SHREWSBURY, Massachusetts – When in my prime I knew everything and now I know nothing. You may think I’m speaking philosophically about having acquired wisdom with age but that’s not what I’m talking about at all. While it’s true that at 17 I thought I was smarter than my parents and teachers with nothing left to learn about life, and as I matured gradually realized my error, what my initial statement means is that things used to be simple and easy to understand compared to the complexities of our 21st Century technologies. A toaster is a perfect example.
You may never have thought about it but anyone can easily figure out how toasters work by just looking at them. You push a lever down which not only inserts the bread but closes a contact allowing electricity to run through the heating element causing it to glow, which then singes the contents. Simple… there’s no magic or mystery involved. A clock or watch used to be the same. Each had a main spring that caused the mechanism to move gears that slowly rotated the hands. Merely by keeping the spring wound put pressure on the gears to keep them turning. Time pieces were finely engineered devices but by peering inside you could see what was happening. The entire world worked by mechanical means, things that pushed or pulled or rotated, and while it took engineers to create the designs, anyone could see how they operated.
As electronics came into use ushering in the radio and TV ages, things got a little more difficult but still you could see and touch each “discrete” component, things like resistors, capacitors, diodes, or vacuum tubes. Perhaps the average person didn’t understand what each item did but libraries were full of books that easily explained basic electricity and electronics, how a tube’s cathode emitted electrons across a vacuum to the anode which collected them and passed them on under control of a screen grid.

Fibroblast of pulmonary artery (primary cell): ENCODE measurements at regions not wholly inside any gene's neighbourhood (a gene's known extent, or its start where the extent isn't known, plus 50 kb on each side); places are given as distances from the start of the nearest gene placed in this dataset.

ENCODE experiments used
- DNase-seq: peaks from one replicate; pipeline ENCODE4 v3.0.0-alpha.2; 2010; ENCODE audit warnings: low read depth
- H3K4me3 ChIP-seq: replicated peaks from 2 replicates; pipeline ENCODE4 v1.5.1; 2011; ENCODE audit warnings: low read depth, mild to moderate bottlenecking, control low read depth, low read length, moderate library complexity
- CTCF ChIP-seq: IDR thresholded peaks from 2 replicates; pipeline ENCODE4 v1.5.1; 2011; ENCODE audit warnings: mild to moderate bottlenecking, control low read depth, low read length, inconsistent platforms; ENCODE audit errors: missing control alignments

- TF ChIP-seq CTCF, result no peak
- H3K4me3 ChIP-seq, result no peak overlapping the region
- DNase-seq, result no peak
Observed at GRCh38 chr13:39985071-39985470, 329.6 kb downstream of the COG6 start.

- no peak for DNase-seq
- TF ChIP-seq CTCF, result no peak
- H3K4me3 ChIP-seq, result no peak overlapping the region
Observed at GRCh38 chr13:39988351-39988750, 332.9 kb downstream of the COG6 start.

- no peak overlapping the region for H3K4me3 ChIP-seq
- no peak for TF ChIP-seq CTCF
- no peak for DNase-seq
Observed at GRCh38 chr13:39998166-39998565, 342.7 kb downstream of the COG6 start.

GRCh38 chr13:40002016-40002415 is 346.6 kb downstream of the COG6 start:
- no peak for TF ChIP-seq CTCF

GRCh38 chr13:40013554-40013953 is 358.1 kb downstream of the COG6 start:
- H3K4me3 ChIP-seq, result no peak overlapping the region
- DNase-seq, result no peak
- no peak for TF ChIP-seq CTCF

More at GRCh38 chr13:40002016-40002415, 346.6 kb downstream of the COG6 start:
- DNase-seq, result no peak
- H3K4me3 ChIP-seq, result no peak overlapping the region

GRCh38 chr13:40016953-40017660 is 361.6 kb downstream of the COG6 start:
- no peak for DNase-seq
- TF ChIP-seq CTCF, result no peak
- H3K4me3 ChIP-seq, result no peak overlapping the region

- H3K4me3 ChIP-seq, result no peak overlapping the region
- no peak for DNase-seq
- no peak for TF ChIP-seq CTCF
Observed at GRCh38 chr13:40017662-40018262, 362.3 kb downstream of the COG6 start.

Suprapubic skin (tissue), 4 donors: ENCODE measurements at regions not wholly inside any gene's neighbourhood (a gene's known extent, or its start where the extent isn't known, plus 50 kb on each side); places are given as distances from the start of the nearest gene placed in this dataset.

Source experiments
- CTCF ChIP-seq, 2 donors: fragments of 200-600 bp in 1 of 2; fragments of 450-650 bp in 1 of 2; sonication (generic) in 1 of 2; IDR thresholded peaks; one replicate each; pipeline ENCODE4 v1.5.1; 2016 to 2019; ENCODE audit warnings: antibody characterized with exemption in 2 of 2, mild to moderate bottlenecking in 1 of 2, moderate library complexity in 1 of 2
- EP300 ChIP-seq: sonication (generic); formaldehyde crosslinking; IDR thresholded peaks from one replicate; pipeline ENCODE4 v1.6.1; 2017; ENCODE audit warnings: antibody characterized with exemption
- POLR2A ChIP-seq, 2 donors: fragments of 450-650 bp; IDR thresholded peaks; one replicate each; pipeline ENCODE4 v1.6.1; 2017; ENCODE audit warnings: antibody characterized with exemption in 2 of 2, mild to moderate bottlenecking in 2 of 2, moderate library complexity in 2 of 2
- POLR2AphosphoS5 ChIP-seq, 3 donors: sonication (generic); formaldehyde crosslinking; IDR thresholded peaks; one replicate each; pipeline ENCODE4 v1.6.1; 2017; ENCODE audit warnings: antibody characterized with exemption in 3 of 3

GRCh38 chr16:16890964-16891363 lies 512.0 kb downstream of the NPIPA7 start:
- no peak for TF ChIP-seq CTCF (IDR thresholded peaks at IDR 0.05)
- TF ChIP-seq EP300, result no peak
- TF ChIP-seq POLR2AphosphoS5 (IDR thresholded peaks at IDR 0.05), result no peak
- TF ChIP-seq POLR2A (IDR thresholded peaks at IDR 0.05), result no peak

With the advent of transistors, things got much smaller since those raisin-sized entities replaced the pickle-sized vacuum tubes and didn’t require as much power, but the theory was still the same consisting of an emitter, collector, and base as the elements. Radios went from being large pieces of furniture that stood on the floor to table top units and then to hand held items as the components and circuit boards shrank, but you still could identify everything inside.
Having worked and been trained in the service end of the computer industry since its inception I understood all these things until the day that ICs (Integrated Circuits) were introduced. Imagine taking all the parts of a car; the engine, distributor, carburetor, spark plugs, alternator, transmission, radiator, etc., squashing them together and having them permanently sealed in a box the size of the toaster that we discussed earlier. That’s what ICs accomplished, eliminating all the individual pieces I knew so well along with my comprehension and ultimately my usefulness.
Look inside a clock nowadays, assuming it has hands, and all you see is a tiny box and battery. The face says it’s Quartz but what does that mean? How does it work since there’s no longer a main spring to wind? Look inside a pocket radio or cell phone and what do you see… nothing other than something that resembles a cockroach. Nobody knows or even cares how they work for when they die they get thrown away to be replaced by new ones that are even smaller and better.
And so you now understand why I used to know everything and now I know nothing. By the way, if you think my analogy of reducing an auto’s mechanics to fit into a shoe box is sci-fi fantasy, you know even less than me.